U.S. Rep. Kevin Brady (R-The Woodlands) announced he would not seek re-election. Brady, who is serving his 13th term, said that his inability to chair the Ways & Means Committee next session, should Republicans recapture a majority, factored in to his decision. House Republican rules limit the number of terms a member may lead a committee or be its ranking member.

“Our committee leader term limits ensure lawmakers who work hard and effectively have the opportunity to lead, to bring fresh ideas to our committee work,” Brady said in a statement. “In my view, it’s a good thing.”

He is the second member of the Texas delegation to announce his retirement, joining U.S. Rep. Filemon Vela (D-Brownsville), who announced his retirement last month.

Campaign Finance: Federal candidates and officeholders’ April quarterly reports are due tomorrow, except for candidates in the special election for CD6. Instead of quarterly reports, they will file pre-election reports on April 19.

Subscribers can read the rest of this report.

©2021 Texas Election Source LLC

Endorsement and Other Election News for April 13

Early voting for the May 1 general and special elections begins on April 19. The nonpartisan League of Women Voters has released Voters Guides for municipal and other local elections in many areas of Texas.

Correction: In our most recent report, we erroneously identified James Worthen as Chief Justice of the 14th Court of Appeals. He is Chief Justice of the 12th Court of Appeals. We regret the error and have corrected the online version of the report.

GOV: Gov. Greg Abbott (R) is among the nine Republican governors EMILY’s List is targeting in this election cycle, according to the group.

Appellate Districts: By a party-line vote, the Senate gave preliminary approval today (Tuesday) to legislation that would create a statewide appellate district alongside the existing 14 districts. Senate Bill 1529 by Sen. Joan Huffman (R-Houston) would give the newly formed Texas Court of Appeals exclusive appellate jurisdiction over most civil cases involving the state or challenging the constitutionality of a statute. The five-member panel would be elected statewide with all five positions on the ballot in 2022.

Subscribers can read the rest of this report.

©2021 Texas Election Source LLC

Huffman Pulls CoA Consolidation Bill and Other News for April 11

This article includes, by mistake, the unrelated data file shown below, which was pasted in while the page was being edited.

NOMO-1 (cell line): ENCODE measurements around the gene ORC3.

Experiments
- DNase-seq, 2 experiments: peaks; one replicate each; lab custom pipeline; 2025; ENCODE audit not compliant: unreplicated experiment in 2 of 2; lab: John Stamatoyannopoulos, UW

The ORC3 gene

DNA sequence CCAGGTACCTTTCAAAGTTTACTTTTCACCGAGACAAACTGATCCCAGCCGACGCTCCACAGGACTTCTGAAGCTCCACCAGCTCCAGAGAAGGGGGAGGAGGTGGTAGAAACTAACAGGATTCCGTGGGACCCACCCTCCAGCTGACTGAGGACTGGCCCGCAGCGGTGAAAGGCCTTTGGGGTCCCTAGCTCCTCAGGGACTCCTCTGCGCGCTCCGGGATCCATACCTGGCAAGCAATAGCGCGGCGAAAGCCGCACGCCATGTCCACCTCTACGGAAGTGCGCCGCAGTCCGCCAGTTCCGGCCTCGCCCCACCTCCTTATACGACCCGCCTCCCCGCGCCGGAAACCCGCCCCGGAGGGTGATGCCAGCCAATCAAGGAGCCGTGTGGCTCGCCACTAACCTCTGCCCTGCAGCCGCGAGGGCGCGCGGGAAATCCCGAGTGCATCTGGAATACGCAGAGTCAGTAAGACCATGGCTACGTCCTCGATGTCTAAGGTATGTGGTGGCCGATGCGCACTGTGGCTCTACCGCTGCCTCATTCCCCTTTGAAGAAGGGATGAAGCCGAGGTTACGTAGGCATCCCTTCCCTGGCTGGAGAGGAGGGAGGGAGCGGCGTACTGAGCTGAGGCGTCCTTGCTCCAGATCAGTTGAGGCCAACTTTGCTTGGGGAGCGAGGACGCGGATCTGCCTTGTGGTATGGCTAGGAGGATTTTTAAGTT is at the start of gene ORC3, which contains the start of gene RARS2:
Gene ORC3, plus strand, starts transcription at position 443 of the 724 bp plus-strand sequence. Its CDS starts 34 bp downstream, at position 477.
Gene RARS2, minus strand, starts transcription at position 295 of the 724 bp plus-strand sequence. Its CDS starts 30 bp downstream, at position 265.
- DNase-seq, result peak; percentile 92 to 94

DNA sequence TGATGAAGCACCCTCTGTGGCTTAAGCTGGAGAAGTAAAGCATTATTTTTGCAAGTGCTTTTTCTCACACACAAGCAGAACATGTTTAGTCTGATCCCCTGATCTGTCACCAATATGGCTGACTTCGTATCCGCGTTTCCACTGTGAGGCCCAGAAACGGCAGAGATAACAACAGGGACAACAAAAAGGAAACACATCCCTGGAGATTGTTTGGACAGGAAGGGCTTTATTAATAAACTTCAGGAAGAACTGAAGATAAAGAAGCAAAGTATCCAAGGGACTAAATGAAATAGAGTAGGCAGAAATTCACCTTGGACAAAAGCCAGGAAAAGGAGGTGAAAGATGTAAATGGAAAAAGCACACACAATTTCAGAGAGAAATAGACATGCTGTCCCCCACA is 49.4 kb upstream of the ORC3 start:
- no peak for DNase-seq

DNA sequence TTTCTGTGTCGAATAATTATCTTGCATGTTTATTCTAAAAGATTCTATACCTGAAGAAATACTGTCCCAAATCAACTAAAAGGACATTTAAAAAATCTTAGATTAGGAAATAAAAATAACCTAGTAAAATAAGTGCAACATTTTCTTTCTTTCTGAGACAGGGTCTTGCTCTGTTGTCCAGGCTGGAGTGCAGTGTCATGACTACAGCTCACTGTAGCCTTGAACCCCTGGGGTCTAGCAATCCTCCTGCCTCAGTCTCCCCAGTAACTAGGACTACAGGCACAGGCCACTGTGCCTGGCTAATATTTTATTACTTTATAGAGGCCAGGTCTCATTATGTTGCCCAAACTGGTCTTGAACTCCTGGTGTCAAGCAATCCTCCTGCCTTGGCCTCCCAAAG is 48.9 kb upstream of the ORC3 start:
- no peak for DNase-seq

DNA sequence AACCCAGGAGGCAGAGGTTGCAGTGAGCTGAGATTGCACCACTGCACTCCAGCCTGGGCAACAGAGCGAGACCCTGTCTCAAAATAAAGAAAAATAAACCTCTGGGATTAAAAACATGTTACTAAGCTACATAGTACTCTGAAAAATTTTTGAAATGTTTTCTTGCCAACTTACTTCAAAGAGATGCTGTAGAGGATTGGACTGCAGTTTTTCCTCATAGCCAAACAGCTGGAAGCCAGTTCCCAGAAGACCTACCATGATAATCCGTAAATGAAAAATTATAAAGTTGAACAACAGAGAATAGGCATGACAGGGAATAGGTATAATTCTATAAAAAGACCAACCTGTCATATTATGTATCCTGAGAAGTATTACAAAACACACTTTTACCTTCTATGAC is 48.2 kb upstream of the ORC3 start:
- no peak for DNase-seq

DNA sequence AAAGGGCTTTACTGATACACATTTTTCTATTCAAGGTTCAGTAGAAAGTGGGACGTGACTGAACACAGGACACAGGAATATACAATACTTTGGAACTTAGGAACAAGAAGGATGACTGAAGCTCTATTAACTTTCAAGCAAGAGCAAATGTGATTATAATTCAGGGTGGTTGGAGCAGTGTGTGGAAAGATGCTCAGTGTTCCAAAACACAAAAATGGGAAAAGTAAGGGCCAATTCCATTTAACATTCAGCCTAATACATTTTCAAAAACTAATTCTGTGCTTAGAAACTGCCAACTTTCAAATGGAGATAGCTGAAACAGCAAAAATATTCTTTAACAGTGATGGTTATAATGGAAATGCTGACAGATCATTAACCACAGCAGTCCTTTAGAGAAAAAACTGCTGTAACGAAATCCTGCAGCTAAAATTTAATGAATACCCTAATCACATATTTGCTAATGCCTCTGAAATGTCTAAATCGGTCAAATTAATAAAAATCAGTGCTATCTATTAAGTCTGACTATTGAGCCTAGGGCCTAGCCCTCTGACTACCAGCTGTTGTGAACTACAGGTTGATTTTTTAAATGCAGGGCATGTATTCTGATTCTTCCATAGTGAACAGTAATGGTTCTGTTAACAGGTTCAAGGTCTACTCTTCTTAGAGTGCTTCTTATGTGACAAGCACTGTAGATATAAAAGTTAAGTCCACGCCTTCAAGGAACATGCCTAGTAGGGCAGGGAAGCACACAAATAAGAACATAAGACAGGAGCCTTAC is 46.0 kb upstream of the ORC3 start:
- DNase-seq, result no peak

Early voting for the May 1 general and special elections begins on April 19.

Appellate Districts: Sen. Joan Huffman (R-Houston) has pulled down a bill that would consolidate the current 14 Court of Appeals districts to seven. In a statement, Huffman said there was not enough time left in the legislative session to pass it.

Senate Bill 11 was heard by the Senate Jurisprudence Committee, which Huffman chairs, on April 1. Only two witnesses were in favor: Lee Parsley, the general counsel for Texans for Lawsuit Reform, and James Worthen (R), chief justice of the 12th Court of Appeals. Nearly three dozen witnesses testified or registered against it. The bill advanced by a 3-2, party-line vote.

Two identical companion bills – House Bill 339 by Rep. Phil King (R-Weatherford) and House Bill 2613 by Rep. Andrew Murr (R-Junction) – have been referred to the House Redistricting Committee.

Arlington: Mayoral candidate Jerry Warden was ruled ineligible by the city secretary over past felony convictions.

Subscribers can read the rest of this report.

©2021 Texas Election Source LLC

Bush Floats Paxton Challenge as Senate Ponders Delaying Primaries

The Senate approved legislation that would move this year’s filing period and next year’s primary and primary runoff elections based on when a redistricting plan becomes law. Senate Bill 1822 by Sen. Joan Huffman (R-Houston) would establish temporary provisions in the Election Code that would be triggered depending on when redistricting plans can be created by the Legislature.

  • The primary would remain on March 1, and the runoff on May 24, if a redistricting plan becomes law on or before November 22, 2021. A truncated filing period would run from November 29 through December 13.
  • The primary would be held on April 5, and the runoff on June 21, if a redistricting plan becomes law between November 23 and on or before January 3. The filing period would run January 10-24.
  • The primary would be held on May 24, and the runoff on July 26, if a redistricting plan becomes law between January 4 and February 14. The filing period would run from February 21 through March 7.

The bill gives the Secretary of State the discretion to set the election dates and filing period for any redistricting plan that becomes law after February 14. For purposes of the bill, a plan becomes law when it is signed by Gov. Greg Abbott (R) or becomes law without his signature.

Subscribers can read the rest of this report.

©2021 Texas Election Source LLC

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Jeff Blaylock

Jeff Blaylock

Publisher

Jeff is a political junkie, longtime public policy wonk and former Texas Legislature staffer who has worked political campaigns in Texas and several other states, ranging from school boards to legislators to governors to referenda. He is a public and government affairs consultant based in Austin, Texas, who offers his keen insights about Lone Star State politics as Texas Election Source.